Col. Thomas Pappas and Lt. Col. Stephen Jordan (a MP commander and and Intell. commander) still face possible criminal charges by the Army.

Brig. Gen. Janis Karpinski, the commander of the unit that all of the convicted soldiers belonged to will receive an administrative reprimand for dereliction of duty that will end her military career.

And this has been a whitewash?

There has been not one single piece of evidence produced that people outside of the prison's chain of command condoned what went on at Abu Ghraib or knew about it. In fact, even Fmr. Sec. Def. James Schlesinger's investigation concluded that there was "no policy of abuse...Quite the contrary...Senior officials repeatedly said that in Iraq, Geneva regulations would apply."

(And before any one waxes poetic about the DOD "Torture Memos" - produce one scintilla of evidence that anyone in the unit or chain of command ever saw, read, or even heard of the memo before the incidents occurred)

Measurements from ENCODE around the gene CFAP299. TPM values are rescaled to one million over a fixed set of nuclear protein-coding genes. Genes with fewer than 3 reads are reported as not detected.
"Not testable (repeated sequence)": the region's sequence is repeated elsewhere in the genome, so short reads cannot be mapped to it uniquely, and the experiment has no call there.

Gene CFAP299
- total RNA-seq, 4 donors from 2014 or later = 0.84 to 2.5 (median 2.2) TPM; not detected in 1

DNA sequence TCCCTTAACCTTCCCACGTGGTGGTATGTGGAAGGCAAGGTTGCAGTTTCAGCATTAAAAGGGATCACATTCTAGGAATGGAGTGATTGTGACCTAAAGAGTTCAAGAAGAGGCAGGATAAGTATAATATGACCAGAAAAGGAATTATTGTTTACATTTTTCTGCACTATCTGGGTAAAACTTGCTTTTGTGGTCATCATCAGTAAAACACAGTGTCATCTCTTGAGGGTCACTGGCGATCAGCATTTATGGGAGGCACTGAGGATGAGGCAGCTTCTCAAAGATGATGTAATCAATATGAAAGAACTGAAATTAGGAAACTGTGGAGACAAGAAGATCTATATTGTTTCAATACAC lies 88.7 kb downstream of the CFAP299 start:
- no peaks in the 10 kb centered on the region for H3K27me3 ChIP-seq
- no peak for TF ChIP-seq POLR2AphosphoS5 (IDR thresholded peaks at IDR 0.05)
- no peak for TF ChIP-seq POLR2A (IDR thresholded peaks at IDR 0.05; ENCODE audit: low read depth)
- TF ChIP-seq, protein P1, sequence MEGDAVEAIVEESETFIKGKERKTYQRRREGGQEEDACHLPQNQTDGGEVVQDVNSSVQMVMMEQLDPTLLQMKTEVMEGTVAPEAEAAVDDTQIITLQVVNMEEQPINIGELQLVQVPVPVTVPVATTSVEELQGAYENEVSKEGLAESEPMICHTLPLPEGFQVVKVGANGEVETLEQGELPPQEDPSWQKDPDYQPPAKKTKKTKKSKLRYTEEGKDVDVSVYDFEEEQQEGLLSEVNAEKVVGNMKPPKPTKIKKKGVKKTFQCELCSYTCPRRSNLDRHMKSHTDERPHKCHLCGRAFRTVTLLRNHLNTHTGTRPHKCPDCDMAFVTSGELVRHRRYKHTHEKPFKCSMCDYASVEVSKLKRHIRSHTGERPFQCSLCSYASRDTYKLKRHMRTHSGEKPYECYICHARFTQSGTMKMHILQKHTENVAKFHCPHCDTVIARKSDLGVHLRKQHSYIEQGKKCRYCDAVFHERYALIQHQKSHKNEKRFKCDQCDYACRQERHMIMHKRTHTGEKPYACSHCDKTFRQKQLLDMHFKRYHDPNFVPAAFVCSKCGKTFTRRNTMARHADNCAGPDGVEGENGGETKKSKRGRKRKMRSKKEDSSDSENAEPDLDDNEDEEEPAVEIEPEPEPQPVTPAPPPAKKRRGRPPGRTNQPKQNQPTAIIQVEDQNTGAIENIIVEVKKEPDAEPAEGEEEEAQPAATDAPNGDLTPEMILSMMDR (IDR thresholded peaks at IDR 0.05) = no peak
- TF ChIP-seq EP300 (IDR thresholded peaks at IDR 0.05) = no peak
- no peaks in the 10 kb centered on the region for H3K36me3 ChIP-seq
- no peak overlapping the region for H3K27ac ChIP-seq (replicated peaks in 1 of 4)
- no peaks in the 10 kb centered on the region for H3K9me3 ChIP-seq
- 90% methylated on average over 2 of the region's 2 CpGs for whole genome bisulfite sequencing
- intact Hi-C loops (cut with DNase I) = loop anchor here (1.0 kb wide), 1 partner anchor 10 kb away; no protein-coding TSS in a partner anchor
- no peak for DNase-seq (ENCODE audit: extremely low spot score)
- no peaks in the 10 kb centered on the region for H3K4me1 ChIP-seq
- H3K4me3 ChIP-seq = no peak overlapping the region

So after four or five investigations (I think I missed one), congressional hearings or proposed hearings on every single one of these investigations, intense media srutiny and six prosecutions, there has yet to be a shred of evidence that anyone outside of the immediate chain of command authorized or knew about what went on at Abu Ghraib.

Who do you want to see prosecuted for Abu Ghraib and upon what basis?

Should the test of responsibility be limited to those only in the immediate chain of command who authorized or knew of the acts or should it include whether those in the entire chain of command (not just the limited immediate chain) SHOULD HAVE KNOWN? Did the 4 or 5 investigations address this aspect?